A police watchdog investigator admits a "mistake" was made in releasing information suggesting Mark Duggan fired on officers before he was killed.
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Mr Duggan was shot dead after armed officers stopped the minicab the suspected gangster was travelling in. His death led to rioting in Tottenham, north London, in August 2011 - with disorder spreading around the country.
At a pre-inquest hearing into the death of the 29-year-old, Michael Mansfield QC, representing Mr Duggan's family, questioned Independent Police Complaints Commission (IPCC) investigator Colin Sparrow.
Mr Mansfield said "misinformation suggesting some form of shoot-out" was broadcast after Mr Duggan died. He asked if this had been "a serious mistake". Mr Sparrow said it "wasn't accurate" and "was a mistake".
Read more: England riots special report
Initial reports that Mr Duggan had fired at police were later dismissed by ballistic tests and Scotland Yard apologised to his family for the "distress" caused to them after the shooting.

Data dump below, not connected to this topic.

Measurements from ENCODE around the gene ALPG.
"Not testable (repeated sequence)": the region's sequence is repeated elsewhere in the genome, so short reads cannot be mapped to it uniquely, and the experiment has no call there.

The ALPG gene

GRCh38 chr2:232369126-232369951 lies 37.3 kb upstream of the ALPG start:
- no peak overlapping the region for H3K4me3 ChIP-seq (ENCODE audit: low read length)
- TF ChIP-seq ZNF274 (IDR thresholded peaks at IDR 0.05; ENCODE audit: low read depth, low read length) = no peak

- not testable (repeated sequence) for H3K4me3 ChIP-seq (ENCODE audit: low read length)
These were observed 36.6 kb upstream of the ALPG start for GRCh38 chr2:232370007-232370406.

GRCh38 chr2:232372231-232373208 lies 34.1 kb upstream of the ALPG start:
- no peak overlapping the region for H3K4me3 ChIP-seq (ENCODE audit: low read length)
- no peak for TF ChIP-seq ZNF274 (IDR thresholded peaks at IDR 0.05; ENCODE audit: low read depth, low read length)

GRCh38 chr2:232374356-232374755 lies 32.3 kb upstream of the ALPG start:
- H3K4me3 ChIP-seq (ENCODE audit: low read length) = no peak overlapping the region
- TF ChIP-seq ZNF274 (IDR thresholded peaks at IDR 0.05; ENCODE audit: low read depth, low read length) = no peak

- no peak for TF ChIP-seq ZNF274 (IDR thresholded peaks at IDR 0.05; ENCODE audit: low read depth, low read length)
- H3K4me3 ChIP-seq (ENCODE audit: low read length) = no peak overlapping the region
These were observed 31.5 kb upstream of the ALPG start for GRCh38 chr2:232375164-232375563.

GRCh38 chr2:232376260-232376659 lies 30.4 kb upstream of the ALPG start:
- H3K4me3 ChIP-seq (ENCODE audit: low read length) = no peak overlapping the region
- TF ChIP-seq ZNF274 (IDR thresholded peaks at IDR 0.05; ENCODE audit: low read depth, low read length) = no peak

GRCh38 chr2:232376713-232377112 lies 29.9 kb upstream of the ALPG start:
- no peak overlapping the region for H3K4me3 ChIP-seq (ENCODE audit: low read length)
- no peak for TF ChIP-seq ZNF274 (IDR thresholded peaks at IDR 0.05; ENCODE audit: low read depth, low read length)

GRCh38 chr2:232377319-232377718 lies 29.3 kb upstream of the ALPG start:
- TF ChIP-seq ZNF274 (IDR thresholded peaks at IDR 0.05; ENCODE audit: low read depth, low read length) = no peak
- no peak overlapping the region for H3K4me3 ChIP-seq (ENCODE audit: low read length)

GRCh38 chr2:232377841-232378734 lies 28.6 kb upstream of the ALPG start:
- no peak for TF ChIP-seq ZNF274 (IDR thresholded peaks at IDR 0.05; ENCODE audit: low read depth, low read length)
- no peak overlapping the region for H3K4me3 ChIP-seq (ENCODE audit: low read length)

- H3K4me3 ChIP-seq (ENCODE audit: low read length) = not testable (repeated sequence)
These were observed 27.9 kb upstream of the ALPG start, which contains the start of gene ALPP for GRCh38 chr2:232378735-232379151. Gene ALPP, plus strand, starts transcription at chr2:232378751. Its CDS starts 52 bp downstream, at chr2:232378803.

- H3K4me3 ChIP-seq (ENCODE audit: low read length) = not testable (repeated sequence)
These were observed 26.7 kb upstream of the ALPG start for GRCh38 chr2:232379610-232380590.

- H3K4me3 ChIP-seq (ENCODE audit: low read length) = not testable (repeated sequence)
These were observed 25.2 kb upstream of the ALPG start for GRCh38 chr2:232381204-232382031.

'Breakdown in confidence'
Mr Mansfield said the family had lost faith in the investigation into his death. "The problem for the family is a complete breakdown in confidence for this investigation. While normally this question might not have to be asked because confidence is automatic, on this occasion, from the beginning, there has been misinformation, a lack of information, and conflicting information."
The problem for the family is a complete breakdown in confidence. Michael Mansfield QC
The hearing in north London was told that a gun initially linked to Mr Duggan was found 14ft away from the crime scene, on the other side of a fence. Mr Mansfield said witnesses had said they had seen a police officer throw the weapon there.
He asked: "How on earth did the gun get over a fence 14ft away? Was it thrown there by a police officer?" Mr Sparrow said: "That's a suggestion, yes."
Mr Mansfield said that Mr Duggan's blood, DNA and fingerprints were not found on the gun.
Coroner Andrew Walker told the hearing that the full inquest into Mr Duggan's death would last between four and eight weeks and aim to begin in September 2012.